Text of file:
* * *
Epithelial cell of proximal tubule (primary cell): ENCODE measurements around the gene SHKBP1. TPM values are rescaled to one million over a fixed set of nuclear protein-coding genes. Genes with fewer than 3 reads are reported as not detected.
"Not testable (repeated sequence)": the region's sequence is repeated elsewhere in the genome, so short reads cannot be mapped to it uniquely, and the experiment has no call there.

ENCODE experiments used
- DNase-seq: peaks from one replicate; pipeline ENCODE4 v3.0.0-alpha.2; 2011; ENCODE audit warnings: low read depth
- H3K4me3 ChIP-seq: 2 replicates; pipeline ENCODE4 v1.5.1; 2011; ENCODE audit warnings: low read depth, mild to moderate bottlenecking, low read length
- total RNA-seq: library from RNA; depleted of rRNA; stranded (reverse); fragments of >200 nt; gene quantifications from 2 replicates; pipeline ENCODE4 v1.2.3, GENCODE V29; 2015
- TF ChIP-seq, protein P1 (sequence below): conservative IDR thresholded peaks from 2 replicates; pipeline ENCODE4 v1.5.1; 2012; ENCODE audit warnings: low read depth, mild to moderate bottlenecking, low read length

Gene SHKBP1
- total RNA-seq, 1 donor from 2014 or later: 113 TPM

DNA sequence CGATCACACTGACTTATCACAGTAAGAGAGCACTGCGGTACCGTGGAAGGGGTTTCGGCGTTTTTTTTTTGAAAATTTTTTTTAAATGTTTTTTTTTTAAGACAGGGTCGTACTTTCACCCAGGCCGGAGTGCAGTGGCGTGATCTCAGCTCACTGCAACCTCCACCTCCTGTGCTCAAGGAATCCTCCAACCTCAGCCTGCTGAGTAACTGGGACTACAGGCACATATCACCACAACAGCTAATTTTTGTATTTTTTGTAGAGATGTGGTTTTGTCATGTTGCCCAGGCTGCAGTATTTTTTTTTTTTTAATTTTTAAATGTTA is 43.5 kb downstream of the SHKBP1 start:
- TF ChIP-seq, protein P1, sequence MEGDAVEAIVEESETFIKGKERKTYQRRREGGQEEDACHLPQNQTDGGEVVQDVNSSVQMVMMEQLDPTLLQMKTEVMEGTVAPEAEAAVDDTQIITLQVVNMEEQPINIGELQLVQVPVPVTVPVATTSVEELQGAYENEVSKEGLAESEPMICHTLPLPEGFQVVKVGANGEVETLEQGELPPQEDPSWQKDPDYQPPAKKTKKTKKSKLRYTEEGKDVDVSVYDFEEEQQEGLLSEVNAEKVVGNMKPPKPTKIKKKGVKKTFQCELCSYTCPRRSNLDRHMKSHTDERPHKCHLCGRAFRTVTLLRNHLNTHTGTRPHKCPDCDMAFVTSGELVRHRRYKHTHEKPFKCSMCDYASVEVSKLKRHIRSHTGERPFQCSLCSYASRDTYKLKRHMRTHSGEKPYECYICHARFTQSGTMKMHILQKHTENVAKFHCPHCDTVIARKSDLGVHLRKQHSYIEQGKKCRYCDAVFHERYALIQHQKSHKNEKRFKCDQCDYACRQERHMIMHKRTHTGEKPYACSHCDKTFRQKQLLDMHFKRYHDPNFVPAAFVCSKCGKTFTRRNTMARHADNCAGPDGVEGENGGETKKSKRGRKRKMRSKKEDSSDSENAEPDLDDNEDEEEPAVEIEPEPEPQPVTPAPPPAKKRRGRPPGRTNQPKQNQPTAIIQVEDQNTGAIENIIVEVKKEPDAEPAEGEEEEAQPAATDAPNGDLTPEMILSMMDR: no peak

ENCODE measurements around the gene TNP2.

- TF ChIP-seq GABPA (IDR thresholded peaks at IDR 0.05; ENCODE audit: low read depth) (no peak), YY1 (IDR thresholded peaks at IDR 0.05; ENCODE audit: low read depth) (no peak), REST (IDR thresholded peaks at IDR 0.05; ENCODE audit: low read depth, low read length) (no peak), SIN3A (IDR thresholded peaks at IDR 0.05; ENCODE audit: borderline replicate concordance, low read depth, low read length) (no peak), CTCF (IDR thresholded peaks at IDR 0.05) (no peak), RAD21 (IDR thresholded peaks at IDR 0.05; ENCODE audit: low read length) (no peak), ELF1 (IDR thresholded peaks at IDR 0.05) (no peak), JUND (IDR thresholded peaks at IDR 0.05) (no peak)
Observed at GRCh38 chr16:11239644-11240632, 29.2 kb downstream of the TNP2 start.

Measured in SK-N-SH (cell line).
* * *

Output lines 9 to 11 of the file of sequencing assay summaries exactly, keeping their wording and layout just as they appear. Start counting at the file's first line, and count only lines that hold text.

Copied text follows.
- total RNA-seq, 1 donor from 2014 or later: 113 TPM

DNA sequence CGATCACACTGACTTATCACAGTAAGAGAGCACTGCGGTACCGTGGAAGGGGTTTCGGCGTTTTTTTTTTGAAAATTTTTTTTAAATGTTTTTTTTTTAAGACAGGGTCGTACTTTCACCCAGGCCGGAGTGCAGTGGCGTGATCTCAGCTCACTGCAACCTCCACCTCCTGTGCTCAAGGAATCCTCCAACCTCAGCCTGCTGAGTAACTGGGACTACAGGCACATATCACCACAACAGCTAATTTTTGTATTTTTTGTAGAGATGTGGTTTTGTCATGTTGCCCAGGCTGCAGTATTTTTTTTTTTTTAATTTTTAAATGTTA is 43.5 kb downstream of the SHKBP1 start:
- TF ChIP-seq, protein P1, sequence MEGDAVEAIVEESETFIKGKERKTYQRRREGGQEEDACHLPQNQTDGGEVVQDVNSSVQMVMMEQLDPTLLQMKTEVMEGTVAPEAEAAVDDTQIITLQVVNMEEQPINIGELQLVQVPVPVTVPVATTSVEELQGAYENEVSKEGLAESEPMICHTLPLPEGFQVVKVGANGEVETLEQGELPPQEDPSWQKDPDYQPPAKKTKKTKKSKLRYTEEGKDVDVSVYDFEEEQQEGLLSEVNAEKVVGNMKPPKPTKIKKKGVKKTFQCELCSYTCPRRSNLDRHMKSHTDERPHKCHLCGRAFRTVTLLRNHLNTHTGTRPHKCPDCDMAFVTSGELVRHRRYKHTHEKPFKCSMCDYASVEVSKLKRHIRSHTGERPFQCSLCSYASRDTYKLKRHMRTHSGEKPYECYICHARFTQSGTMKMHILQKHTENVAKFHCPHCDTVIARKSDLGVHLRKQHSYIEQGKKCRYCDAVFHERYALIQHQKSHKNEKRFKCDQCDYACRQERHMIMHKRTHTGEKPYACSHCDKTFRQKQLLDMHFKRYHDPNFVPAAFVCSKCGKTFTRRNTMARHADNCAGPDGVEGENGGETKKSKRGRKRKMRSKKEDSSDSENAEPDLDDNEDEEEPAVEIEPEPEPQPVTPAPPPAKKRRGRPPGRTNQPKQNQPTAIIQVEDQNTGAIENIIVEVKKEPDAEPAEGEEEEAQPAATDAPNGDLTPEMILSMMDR: no peak